Helping you at home.
Nasal sounding voice: This is related to post-operative swelling and should decrease over time.
Reflux of food into the nose: Normal, but call the office if it lasts beyond a few days.
Elevated temperature: Tylenol and lots of fluids (specifically water) will keep your temperature down.
Foul smelling breath: This is due to the sloughing of tissues and may last approximately 3 weeks.
Discomfort and fatigue: Take it easy for 24 to 48 hours. Tylenol is often needed for the first 1-2 days and will help decrease any discomfort. Lower throat pain is common from the breating tube that was placed for surgery and usually resolves within a day. Resume your normal activities as soon as you feel up to it. No exercise or swimming for two weeks following surgery.
Earache: This is normal and my increase in intensity with swallowing. Chewing gum will help.
Bleeding: Bloody mucous is normal for the first few days. If there is ANY bright red bleeding from the nose or throat, call the office immediately. We will advise you as to the proper course of action at that time.
Tylenol: The liquid is usually sufficient for pain control. If you are allergic to Tylenol, an alternative pain medication can be prescribed.
Water: As much as possible. This helps decrease your temperature, helps with swelling, and most of all, decreases pain.
Generally patients feel good enough to return to school or work within 24 to 48 hours after surgery, however swimming and sports activities should not be participated in for two weeks following surgery.
Please call our office anytime if you have any post operative questions or concerns. 801-492-7662.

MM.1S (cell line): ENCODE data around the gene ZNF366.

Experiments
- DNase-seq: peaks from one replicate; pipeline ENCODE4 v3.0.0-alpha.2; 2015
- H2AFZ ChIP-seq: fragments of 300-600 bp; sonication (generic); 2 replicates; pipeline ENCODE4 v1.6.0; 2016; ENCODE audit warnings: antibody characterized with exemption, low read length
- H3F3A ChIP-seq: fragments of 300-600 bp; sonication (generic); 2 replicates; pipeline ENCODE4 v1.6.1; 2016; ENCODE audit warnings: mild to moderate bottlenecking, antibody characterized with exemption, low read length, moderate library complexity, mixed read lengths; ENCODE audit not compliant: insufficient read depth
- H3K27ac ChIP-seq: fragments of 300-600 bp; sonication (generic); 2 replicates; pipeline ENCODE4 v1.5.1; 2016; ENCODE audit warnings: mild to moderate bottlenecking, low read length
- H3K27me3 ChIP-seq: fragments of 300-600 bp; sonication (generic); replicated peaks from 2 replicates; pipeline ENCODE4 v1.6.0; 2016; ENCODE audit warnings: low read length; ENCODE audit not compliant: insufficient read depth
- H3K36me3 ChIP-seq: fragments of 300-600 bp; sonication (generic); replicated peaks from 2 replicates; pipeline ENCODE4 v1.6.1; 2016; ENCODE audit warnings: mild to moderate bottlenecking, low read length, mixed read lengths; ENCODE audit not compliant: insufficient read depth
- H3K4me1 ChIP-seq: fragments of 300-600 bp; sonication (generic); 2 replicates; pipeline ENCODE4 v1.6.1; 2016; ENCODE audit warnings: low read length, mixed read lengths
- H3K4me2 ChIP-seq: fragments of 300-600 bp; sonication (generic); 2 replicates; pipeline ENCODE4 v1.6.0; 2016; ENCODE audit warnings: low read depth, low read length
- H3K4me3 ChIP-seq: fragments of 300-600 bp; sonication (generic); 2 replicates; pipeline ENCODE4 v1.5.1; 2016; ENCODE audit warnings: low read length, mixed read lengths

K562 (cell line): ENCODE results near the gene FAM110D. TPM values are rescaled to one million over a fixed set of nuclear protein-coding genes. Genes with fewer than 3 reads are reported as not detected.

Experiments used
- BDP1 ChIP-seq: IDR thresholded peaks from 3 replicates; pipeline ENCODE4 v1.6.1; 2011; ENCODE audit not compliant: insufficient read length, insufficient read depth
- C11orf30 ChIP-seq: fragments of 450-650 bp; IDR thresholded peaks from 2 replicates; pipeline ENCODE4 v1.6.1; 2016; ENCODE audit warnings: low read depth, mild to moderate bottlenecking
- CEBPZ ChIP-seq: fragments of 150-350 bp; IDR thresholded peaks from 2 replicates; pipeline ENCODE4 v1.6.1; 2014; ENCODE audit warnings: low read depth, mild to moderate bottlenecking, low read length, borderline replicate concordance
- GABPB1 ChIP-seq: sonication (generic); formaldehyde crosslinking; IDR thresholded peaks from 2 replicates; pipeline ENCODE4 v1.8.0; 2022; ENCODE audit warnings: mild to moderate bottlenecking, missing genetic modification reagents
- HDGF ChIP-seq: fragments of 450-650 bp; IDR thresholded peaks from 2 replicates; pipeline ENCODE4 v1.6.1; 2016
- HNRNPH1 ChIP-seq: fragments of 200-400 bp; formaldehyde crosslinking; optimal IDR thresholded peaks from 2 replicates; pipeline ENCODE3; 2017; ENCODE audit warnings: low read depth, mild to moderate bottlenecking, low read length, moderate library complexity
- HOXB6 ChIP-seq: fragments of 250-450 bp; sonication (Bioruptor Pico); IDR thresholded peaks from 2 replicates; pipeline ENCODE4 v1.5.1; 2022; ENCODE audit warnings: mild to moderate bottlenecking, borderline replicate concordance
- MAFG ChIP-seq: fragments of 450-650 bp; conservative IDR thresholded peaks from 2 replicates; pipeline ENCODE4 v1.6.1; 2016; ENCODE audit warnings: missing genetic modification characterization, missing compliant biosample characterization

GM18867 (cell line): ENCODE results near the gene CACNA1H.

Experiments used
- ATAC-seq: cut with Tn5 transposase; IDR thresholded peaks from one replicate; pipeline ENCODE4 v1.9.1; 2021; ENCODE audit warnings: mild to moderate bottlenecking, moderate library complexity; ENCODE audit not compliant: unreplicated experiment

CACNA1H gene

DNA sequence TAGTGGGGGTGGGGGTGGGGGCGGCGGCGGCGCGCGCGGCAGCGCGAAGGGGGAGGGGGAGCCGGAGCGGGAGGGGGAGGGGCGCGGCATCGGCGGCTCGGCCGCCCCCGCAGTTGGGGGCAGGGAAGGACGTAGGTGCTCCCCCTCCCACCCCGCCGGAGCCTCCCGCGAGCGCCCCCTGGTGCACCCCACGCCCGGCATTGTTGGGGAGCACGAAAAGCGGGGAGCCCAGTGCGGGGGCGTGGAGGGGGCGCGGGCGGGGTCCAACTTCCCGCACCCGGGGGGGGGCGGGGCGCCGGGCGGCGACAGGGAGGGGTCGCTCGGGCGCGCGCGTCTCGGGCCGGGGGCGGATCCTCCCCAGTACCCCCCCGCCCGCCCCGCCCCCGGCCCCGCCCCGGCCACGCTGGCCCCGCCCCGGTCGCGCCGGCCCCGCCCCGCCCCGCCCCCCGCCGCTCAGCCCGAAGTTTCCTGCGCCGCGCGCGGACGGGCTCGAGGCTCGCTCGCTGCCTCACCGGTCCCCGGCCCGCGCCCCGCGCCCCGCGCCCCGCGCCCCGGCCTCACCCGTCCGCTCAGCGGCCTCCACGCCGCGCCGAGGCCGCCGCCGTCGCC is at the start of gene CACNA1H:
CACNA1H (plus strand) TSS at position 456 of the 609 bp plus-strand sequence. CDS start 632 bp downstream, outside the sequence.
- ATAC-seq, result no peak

The removal of Adenoids is one of the most frequently performed throat operations. It offers a safe effective surgical way to resolve breathing obstruction, throat infections, and manage recurrent childhood ear disease. Pain following surgery is an unpleasant side effect, but can reasonably be controlled with medication. Similar to the pain experienced with throat infections, it may often also be controlled with medication. Similar to the pain experienced with throat infections, it may also be felt in the ears. There are also some risks associated with removal of adenoids. Although very rare, significant postoperative bleeding may occur. If significant bleeding occurs, it is most often immediate and short lived. Treatment of such bleeding is usually handled as an outpatient. However, sustained bleeding may require treatment in the operating room under general anesthesia. In rare cases, a blood transfusion may be recommended. There are some more persistent side affects sometimes associated with the removal of his adenoids. As swallowing is painful after surgery, the patient may not take in sufficient fluids orally. If this cannot be corrected at home, IV fluid replacement may be necessary.
Halitosis is common in the immediate postoperative period. Infection is an infrequent occurrence. Anesthetic complications are known to exist; however, they are quite uncommon.